The Florist Agreement
The Florist Agreement
The legal concerns that a florist must deal with have always fascinated me: you have a harder job than most, in that you’re creating a final product for your client that they won’t be able to see until the job’s complete.
However, florists have unique concerns that they must protect themselves from. For example, what happens if the flowers the bride requests are out of season, or bloom late? What happens if the product wilts before the event? What about if you’ve set everything up beautifully for the wedding, but a guest knocks over the arrangement? More than most vendors, you must take extra precautions to manage the expectations of your client- and the only way to safely do that is through a strong agreement.
For the convenience of my clients, I started drafting my contracts in a slightly different way than most: I break it into halves. Generally speaking, the first “half” contains the business terms: meaning you can go to town customizing this portion of the contract yourself.
The “second half”? That’s where the “legal terms” are housed- so you know clearly what must stay in.
Other than that, here is what you can generally expect in one of the templates:
intro paragraphs, so we know who the parties are, the effective date, and the purpose of the agreement
ALL of your payment and price terms (including payment schedules, timelines, refund policies deliverables, shipping and more)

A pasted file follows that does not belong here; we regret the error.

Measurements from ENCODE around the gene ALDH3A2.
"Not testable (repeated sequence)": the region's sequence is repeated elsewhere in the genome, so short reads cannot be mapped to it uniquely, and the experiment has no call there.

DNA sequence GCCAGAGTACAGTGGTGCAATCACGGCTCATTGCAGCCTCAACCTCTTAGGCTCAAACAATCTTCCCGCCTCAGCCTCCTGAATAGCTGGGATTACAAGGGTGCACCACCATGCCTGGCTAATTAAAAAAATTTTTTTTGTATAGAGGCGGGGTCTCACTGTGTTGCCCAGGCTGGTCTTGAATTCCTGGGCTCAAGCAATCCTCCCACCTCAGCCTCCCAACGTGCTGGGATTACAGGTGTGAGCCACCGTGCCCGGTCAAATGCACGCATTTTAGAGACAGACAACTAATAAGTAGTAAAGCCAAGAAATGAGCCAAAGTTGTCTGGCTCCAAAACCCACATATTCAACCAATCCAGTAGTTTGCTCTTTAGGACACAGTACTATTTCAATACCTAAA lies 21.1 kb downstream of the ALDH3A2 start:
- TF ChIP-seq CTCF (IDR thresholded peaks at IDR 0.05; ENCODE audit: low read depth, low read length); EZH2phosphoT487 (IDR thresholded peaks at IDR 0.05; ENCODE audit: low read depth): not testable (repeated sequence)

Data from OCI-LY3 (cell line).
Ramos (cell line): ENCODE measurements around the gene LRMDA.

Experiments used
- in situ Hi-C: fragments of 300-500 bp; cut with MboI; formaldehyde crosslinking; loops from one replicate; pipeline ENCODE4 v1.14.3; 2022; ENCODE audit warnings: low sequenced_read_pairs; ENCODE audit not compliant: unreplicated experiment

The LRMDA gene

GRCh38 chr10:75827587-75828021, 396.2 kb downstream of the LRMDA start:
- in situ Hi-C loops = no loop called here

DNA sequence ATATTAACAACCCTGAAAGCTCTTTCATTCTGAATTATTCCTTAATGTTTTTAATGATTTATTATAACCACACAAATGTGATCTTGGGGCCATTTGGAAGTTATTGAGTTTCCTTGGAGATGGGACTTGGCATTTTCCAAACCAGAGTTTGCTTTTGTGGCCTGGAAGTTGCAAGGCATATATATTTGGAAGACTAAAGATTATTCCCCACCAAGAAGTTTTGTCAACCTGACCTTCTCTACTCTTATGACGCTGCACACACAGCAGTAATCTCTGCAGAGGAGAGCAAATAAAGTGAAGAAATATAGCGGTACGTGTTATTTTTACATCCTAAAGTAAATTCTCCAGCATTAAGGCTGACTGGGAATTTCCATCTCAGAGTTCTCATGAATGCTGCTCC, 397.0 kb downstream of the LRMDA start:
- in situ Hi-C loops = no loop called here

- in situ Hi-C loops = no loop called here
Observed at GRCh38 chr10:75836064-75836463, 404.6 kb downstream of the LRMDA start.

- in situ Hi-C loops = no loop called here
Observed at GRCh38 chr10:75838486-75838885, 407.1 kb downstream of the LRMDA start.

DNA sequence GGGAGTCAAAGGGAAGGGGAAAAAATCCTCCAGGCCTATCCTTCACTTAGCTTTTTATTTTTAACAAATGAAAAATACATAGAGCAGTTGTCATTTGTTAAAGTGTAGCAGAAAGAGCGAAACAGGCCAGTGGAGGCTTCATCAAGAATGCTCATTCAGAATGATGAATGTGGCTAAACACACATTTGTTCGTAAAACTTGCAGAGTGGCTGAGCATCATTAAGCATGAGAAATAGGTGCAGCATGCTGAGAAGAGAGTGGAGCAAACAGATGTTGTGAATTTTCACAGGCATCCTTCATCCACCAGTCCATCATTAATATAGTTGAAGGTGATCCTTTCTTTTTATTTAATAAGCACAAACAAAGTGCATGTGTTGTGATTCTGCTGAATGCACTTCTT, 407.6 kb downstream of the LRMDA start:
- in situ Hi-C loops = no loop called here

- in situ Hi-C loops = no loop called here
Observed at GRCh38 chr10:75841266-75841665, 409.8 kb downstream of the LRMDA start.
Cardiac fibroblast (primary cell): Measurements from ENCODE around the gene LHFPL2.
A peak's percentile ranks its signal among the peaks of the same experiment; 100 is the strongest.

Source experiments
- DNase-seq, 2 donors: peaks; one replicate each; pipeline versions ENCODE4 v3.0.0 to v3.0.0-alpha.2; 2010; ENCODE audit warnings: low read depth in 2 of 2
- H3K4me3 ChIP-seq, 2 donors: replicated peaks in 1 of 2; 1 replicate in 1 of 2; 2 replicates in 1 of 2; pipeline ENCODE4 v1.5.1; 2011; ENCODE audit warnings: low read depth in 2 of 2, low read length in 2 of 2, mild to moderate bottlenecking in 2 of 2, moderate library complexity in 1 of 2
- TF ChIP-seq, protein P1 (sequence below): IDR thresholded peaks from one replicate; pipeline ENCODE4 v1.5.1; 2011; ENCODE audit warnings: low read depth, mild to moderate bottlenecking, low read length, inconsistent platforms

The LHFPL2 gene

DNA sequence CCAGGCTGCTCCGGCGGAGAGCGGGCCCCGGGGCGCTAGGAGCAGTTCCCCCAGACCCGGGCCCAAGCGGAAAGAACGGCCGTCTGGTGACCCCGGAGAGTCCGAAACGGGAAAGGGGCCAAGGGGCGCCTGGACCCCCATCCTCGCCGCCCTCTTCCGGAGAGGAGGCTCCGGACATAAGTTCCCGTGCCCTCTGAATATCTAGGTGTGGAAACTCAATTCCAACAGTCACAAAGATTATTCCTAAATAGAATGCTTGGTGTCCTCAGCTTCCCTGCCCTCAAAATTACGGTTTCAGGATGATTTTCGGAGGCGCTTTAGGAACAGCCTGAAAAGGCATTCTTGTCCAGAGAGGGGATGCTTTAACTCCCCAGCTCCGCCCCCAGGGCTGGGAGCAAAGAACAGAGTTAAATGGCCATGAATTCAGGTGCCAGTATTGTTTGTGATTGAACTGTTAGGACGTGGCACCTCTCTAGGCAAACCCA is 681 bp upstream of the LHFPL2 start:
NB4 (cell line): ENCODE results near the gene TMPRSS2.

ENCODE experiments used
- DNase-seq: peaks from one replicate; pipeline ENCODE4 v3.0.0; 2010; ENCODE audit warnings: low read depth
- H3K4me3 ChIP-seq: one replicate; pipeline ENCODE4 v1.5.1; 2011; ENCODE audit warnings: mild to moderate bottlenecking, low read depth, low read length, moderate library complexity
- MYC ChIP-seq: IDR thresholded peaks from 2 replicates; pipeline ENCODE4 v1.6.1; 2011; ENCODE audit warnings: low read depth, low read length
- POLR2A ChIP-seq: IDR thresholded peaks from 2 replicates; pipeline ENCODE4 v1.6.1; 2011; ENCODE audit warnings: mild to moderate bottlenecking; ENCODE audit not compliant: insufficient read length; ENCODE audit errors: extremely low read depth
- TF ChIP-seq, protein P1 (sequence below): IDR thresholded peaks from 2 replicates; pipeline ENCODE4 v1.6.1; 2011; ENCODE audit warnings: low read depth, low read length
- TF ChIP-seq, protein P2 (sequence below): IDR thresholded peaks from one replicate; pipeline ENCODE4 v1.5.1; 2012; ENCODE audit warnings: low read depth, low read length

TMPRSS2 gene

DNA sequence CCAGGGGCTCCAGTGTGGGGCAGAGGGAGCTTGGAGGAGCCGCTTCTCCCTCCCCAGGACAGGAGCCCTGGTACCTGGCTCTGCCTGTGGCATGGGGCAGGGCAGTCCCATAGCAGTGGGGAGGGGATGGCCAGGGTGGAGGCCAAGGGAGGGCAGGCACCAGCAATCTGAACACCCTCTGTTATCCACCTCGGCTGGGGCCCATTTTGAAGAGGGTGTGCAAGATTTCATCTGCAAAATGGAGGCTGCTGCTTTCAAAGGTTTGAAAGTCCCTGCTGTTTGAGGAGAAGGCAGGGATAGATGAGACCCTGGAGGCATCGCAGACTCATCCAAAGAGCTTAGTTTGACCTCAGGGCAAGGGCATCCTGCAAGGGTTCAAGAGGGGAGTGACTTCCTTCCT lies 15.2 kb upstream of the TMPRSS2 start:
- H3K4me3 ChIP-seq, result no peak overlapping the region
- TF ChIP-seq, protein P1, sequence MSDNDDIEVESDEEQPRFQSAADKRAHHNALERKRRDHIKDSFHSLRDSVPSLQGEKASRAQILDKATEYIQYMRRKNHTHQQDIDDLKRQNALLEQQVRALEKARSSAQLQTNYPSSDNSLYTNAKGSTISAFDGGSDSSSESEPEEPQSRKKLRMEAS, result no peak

a complete list of your services (when I say complete, I mean truly complete)
pesky provisions you may need but aren’t sure how to word, like confidentiality, exclusivity, creative license, and more
intellectual property terms, such as who owns what’s created (plus options for scenarios arising in the future)
paragraphs that may be awkward to talk about, such as cancellations, reschedules, no-shows, etc
all of those “legal” paragraphs that only experience in a courtroom can teach you to look for, like remedies, warranties, limitation of liability, employment status of the parties, force majeure, and more than 10 others
Contracts typically take between 6-12 hours to draft for a standard agreement, which when taken into account with the industry-standard billable hour rate, results in a value of at least $1,200 - $2,400 per template.
Congratulations on taking the most important step in protecting your business! I sincerely believe that my prior experience as a contract litigator for businesses was the best preparation I could have asked for in building strong contracts for creatives. After drafting contracts for everyone from small businesses to publicly traded corporations, and then litigating them in court, each of my contracts are drafted with the care and protection that only real life experience can get you. Each contract is drafted by a lawyer and reviewed by an industry professional with at least 3 years of professional experience before it is listed in the Creative Law Shop. Do you have any questions or concerns regarding your purchase? You can reach my team any time at firstname.lastname@example.org.